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Michigan Democratic Protest Votes Aren’t as Big a Threat to Biden as They Look

Photo Illustration by Luis G. Rendon/The Daily Beast/Getty
Photo Illustration by Luis G. Rendon/The Daily Beast/Getty

Politicians hate complexity. Complexity doesn’t play well on cable news. Complexity doesn’t fit into a tweet. Complexity doesn’t sell.

The results of Michigan’s Democratic presidential primary, held on Tuesday, were nothing if not complex. Which is why they’ll change little about how President Joe Biden approaches his presidency or re-election campaign. The only takeaway is that there wasn’t much of one.

Spoiler alert: Biden won. He won big, with 87 percent of the vote. But he also won with a caveat: Some 13 percent of Democratic voters in a state with a large Arab American and Muslim population voted “uncommitted” in protest of his support for Israel’s campaign in Gaza.

Mitch McConnell Could Have Been One of the Greats, but Trump Beat Him

What does this mean? It’s… complicated.

The “uncommitted” effort was impressive. The voters in Dearborn and Hamtramck made a point that was heard in Washington. I am not sure they did more than that. I am not sure they intended to.

In 2012, Barack Obama faced an almost identical share of uncommitted voters when running for re-election. Yes, there were fewer of them overall, and they weren’t motivated by a single issue. Still, it would be disingenuous to call 2024’s “uncommitted” movement a juggernaut.

“Uncommitted didn’t do well by any reasonable benchmark in Michigan, not sure why people are trying to spin this into a story,” wrote political analyst Nate Silver on X. “If anything [I’m] a little bullish for Biden insofar as it suggests that the protest vote over Gaza might not be all that large.”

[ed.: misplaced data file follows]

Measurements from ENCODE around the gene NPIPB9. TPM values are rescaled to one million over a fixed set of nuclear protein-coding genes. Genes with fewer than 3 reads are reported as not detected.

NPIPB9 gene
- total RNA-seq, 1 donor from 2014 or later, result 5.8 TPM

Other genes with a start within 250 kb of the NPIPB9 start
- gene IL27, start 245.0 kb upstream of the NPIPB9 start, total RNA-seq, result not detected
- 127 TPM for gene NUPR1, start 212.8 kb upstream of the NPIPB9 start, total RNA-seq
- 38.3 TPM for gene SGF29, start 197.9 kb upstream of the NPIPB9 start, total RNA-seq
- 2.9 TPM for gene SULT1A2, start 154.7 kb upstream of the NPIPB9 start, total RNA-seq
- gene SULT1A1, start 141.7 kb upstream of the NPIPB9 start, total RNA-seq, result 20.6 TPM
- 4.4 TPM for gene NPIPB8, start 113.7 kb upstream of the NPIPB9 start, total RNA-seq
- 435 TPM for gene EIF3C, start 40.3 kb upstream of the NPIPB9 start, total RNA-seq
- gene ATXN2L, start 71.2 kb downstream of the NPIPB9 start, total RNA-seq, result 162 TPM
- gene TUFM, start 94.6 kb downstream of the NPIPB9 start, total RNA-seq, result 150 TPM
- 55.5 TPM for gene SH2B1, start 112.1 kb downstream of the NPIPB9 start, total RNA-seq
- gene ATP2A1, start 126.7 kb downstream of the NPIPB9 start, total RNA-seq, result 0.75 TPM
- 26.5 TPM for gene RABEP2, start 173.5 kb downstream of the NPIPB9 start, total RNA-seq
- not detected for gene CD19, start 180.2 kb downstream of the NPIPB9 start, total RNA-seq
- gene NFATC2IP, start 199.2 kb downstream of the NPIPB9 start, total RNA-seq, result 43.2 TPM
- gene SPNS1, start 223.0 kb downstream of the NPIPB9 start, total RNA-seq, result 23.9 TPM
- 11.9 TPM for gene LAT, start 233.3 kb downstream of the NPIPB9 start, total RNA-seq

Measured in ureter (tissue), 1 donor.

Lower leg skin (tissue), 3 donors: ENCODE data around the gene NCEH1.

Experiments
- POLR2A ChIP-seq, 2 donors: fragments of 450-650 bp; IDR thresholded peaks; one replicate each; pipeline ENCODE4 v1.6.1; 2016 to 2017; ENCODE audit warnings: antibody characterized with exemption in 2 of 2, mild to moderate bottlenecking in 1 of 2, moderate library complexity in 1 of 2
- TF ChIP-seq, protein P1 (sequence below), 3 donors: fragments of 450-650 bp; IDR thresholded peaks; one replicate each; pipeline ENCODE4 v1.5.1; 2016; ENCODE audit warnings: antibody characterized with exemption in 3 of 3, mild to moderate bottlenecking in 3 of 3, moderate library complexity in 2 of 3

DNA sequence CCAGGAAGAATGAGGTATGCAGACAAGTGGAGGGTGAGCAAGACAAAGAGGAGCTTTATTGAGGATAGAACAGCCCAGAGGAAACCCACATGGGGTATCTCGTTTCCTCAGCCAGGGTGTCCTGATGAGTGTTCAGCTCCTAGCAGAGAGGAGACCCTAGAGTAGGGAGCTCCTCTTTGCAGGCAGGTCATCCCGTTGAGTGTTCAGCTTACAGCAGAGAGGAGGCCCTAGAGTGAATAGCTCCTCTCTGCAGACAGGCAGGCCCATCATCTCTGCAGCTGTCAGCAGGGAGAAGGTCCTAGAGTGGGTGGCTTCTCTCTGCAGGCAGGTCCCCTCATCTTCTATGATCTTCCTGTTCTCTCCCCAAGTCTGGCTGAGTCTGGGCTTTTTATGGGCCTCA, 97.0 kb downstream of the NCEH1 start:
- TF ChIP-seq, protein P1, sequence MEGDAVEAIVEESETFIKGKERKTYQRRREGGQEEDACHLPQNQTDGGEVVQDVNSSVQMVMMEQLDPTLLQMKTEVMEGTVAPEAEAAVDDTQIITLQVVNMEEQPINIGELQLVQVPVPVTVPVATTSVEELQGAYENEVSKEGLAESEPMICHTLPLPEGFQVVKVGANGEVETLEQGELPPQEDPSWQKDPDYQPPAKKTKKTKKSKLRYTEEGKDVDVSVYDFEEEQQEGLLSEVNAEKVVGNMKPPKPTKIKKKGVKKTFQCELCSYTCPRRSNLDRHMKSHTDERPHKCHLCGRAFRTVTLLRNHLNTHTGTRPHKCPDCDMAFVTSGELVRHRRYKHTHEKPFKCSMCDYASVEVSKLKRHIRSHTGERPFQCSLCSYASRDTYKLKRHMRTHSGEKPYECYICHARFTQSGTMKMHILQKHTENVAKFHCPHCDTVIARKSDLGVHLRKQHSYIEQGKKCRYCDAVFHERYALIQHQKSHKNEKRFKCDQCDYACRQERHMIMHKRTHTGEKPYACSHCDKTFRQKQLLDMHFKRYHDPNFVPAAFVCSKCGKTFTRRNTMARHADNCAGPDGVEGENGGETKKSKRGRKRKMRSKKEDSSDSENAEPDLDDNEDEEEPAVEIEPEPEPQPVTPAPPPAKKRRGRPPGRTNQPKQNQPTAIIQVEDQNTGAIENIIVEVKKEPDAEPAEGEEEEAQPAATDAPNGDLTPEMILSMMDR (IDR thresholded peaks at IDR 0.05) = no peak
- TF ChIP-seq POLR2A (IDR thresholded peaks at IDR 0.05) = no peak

Organizers of the Listen to Michigan movement deftly claimed they wanted only 10,000 “uncommitted” votes, an underpromise on which they overdelivered, netting about 101,000 ballots in their favor. To some, this seemed a confirmation of progressive calls for Biden to take a tougher line with Israeli Prime Minister Benjamin Netanyahu.

“President Biden, you ignore this vote at your risk,” said James Zogby, the pollster and founder of the Arab American Institute.

The White House is aware that Arab Americans (who are not all Muslims) and American Muslims (who are not all Arabs) are furious at the nearly 30,000 deaths that Israel’s response to the Hamas attacks has caused. Many of those deaths have come via American weapons, which aren’t supposed to be used against civilians.

But it’s complicated, in a way that some of the media coverage simply doesn’t acknowledge. For one, there is what Biden himself believes. “You need not be a Jew to be a Zionist. I’m a Zionist. Where there’s no Israel, there’s not a Jew in the world to be safe,” he told the late night host Seth Meyers earlier this week. He has lived through a half-century of polls. He doesn’t frighten easily.

Then there’s his national security team, composed of straight arrows like National Security Adviser Jake Sullivan and Secretary of State Tony Blinken, who is Jewish and whose stepfather is a Holocaust survivor. Much as they might despise Netanyahu’s embrace of Israel’s nationalist right, they are not going to abandon Israel. Nor will Congress, where anti-Israel voices are a vociferous minority.

We are only having this conversation because of the “uncommitted” movement. Its savvy founders saw an opportunity in Michigan, where about 500,000 Arab Americans live and about as many students attend college. The latter group tends to sympathize more with the Palestinian cause than the Israeli one. Michigan was also the only state to hold a primary on Tuesday, meaning that media attention wasn’t devoted elsewhere.